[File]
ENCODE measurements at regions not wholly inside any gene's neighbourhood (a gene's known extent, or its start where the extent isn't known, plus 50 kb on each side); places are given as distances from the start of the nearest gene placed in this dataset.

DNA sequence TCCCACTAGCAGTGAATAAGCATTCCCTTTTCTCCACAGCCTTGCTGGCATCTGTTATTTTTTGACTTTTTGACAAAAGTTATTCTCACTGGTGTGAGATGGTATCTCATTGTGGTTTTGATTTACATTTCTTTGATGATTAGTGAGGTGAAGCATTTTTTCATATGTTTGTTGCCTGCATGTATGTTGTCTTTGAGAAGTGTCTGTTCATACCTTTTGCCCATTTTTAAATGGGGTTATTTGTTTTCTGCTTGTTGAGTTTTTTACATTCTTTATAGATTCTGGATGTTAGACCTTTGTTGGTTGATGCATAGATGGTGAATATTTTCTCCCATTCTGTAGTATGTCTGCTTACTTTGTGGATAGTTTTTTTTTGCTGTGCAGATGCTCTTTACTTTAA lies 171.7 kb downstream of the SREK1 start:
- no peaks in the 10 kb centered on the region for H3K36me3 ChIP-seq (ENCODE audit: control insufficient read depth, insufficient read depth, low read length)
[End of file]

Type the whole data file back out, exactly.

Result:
ENCODE measurements at regions not wholly inside any gene's neighbourhood (a gene's known extent, or its start where the extent isn't known, plus 50 kb on each side); places are given as distances from the start of the nearest gene placed in this dataset.

DNA sequence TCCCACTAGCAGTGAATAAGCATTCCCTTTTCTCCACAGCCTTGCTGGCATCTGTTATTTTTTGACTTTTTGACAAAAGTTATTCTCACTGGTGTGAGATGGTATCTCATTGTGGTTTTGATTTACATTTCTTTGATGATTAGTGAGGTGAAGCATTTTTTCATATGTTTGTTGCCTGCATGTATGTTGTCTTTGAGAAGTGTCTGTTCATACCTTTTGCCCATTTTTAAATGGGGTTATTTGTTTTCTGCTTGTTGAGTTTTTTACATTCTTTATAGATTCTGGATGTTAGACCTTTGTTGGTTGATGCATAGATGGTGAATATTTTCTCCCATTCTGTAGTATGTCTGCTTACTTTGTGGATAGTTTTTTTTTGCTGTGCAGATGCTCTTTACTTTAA lies 171.7 kb downstream of the SREK1 start:
- no peaks in the 10 kb centered on the region for H3K36me3 ChIP-seq (ENCODE audit: control insufficient read depth, insufficient read depth, low read length)